Functions: Iterables and Iterators
Iterables and Iterators. This section is going to look at functions you can use with iterables and iterators. The first one is going to be
len(), which tells you the length of the iterable that you pass it.
Here’s a list filled with some random-ish numbers. Looking at
len(a) shows us there are
9 elements within that list. We can see that that list does indeed have nine elements. Next up,
all() work on the Boolean values of the iterables that you pass to them. As we’ve seen earlier, any entry can be considered to be
False, but to simplify matters, the three lists are going to explicitly use
False. So in the case of
a, all three entries are
If we look at
any(), we can see that
True because some of them are
True. In fact, all of them are
True. If we look at
any(b), that’s also
True because it has some
True values even though they’re not all
all(b) gives us
False, because not all of them are because we have one
False value there. And as you can imagine, for
all(c) we also get
False because there are no
True values, let alone all of them being
What you may have been expecting is a reverse version of that list, and instead we get a reverse iterator object. Now, most of the time in your code, that will be okay, but some of the time you may want to see that list—for instance, when you’re debugging or printing it out. So if we do
list(e), you can see that list is
d in reverse.
03:26 The analogy I can think of is imagine having a machine which could produce cars for you. You’d have two modes it could operate in—one where it produces all the cars you need in one go, and one where it does them on demand.
03:40 That would be fine if you only needed one, but if you needed 3 million of them, you’d need to find somewhere to store them all. In this case, it’s storing all those numbers in memory, and it takes time to create them.
Generally, Python’s create-on-demand system is a more efficient way for it to work and has much lower memory demands, but sometimes dealing with this when you’re starting out means you need to cast things into a list to understand what’s happening behind the scenes. With that out of the way, let’s look at
sorted(). Here we’re defining
f as the sorted version of
Next up, let’s look at
range() is really useful. You may have already encountered it. If we enter
range() here in the REPL, we get this range from
10, which isn’t that helpful because it doesn’t really tell us what’s going on, but if we cast that into a
list, we can see we get the values
Here we can see a
range(0, 10) with a stride of
2. That gives just the even numbers,
8, and again, it doesn’t include the last number.
range() is extremely useful and you’ve probably used it already, but you may not have heard of these last two,
enumerate(), which are easier to understand in the context of a program, so we’re going to switch over to code now.
If we see that in action, it works exactly as we’d expect, printing each name on its own line. But quite often it’s important to know which number on the list is which index in the list. The way you would probably do this if you weren’t aware of
enumerate() is to create a
count variable which is initialized before the loop starts.
But Python provides us with
enumerate(), which makes a much cleaner way to do this same functionality. We’re going to delete the
count variable, we’re going to delete the increment of
count, and then we’re going to wrap
players in the
enumerate() function, which outputs two things. It outputs the normal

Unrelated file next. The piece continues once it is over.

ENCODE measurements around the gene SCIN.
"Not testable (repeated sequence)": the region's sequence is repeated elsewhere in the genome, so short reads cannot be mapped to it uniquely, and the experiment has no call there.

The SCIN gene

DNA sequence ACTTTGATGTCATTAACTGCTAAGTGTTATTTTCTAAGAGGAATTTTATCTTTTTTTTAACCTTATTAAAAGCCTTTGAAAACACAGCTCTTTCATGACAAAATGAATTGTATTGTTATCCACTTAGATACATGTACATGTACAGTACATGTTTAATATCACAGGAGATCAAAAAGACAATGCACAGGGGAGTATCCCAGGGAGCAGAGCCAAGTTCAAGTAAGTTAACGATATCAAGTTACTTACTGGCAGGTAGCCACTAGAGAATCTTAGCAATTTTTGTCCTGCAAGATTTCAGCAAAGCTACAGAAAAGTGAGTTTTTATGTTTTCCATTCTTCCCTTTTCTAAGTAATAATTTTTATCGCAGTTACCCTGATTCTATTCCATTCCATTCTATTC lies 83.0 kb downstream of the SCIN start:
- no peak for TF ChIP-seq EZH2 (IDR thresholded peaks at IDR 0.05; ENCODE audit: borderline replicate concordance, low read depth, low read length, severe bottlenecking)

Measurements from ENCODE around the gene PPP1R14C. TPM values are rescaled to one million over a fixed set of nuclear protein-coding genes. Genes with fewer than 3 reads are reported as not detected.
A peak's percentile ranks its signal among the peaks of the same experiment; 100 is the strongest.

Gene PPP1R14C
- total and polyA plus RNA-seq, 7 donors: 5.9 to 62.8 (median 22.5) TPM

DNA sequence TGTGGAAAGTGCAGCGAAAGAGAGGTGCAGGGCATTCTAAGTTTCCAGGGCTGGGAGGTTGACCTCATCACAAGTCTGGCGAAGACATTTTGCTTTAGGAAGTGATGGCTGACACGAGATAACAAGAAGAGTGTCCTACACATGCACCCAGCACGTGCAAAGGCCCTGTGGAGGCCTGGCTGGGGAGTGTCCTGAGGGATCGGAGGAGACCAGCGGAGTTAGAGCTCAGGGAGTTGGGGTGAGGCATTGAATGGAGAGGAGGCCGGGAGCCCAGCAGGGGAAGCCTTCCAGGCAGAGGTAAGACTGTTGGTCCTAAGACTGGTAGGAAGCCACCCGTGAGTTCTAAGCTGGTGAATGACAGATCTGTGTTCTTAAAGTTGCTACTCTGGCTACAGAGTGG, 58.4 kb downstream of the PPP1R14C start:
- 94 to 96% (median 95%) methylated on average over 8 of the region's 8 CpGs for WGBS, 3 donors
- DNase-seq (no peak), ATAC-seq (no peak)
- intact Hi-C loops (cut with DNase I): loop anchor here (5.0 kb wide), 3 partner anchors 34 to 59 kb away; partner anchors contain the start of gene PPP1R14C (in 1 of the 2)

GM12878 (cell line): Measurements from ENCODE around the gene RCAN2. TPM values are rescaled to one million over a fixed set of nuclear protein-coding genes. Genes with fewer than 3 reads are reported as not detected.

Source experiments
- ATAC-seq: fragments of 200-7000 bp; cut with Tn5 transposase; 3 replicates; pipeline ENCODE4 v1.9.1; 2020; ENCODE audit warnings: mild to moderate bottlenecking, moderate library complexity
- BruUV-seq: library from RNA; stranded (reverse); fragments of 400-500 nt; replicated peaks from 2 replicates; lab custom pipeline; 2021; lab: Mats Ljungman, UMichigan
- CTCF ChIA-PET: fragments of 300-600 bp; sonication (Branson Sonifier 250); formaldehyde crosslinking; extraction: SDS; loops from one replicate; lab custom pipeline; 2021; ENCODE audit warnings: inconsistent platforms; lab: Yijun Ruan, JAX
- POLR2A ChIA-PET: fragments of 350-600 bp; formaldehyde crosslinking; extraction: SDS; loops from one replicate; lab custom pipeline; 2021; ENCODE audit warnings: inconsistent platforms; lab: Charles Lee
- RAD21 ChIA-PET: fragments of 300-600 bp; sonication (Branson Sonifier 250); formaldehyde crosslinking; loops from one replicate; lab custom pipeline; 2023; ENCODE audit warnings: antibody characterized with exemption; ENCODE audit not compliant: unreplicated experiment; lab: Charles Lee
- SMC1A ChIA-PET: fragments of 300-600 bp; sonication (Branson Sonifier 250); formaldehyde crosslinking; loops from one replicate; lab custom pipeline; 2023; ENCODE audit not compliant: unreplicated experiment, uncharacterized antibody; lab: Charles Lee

player, but it will also output the
count—a zero-indexed counter of the number of times a loop has run. So we have much neater code, you don’t have to worry about initializing or incrementing the
count variable—which everyone has forgotten at some point—and running the code gives us exactly the same output as before, but it’s a much neater piece of code to read.
You’ll want to create tuples with these paired together. The way you would initially do this would probably involve a
for loop, so in this case, using an index variable combining
range() and the
len() of the
If you’re not aware of the
zip() function, this is probably the kind of thing you would do many times. For there’s a much simpler way to do this, and as we can see, we can use
merged_2, it uses the
zip() function with those two lists
continents, and that’s that entire
for loop replaced.
When we run this, they both produce identical output, but this is a much more complicated equivalent to this. The
zip() part is much simpler than these three lines where you create an empty list and a
for loop. It could have been done with a list comprehension but still would have been complicated. But
zip() works faster, is much easier, and is much less error-prone than the manual approach.
It’s important to remember that this is a zip in terms of a zipper on your clothes, not in terms of a compressed file creator.
zip() is incredibly useful whenever you have lists you need to merge together.
Iterables and Iterators:
next(). The last thing we’re going to look at in this section is the creation of an iterator such as we saw earlier on. It’s possible to create an iterator using any iterable. We’re going to use a list in this example.
It has a method
next(), which pops the next value off of that iterator until it’s exhausted, when you’ll get a
StopIteration exception. Let’s make an example now, so here
a = iter() and we’re just going to pass it a list directly of
[1, 2, 3, 4, 5, 6], to keep it nice and simple.
And once it’s exhausted, if we try
next() again, we get a
StopIteration exception. This is the way that any iterable works behind the scenes with Python, so anything which can take an iterator will work exactly the same way with an iterator you’ve created using the
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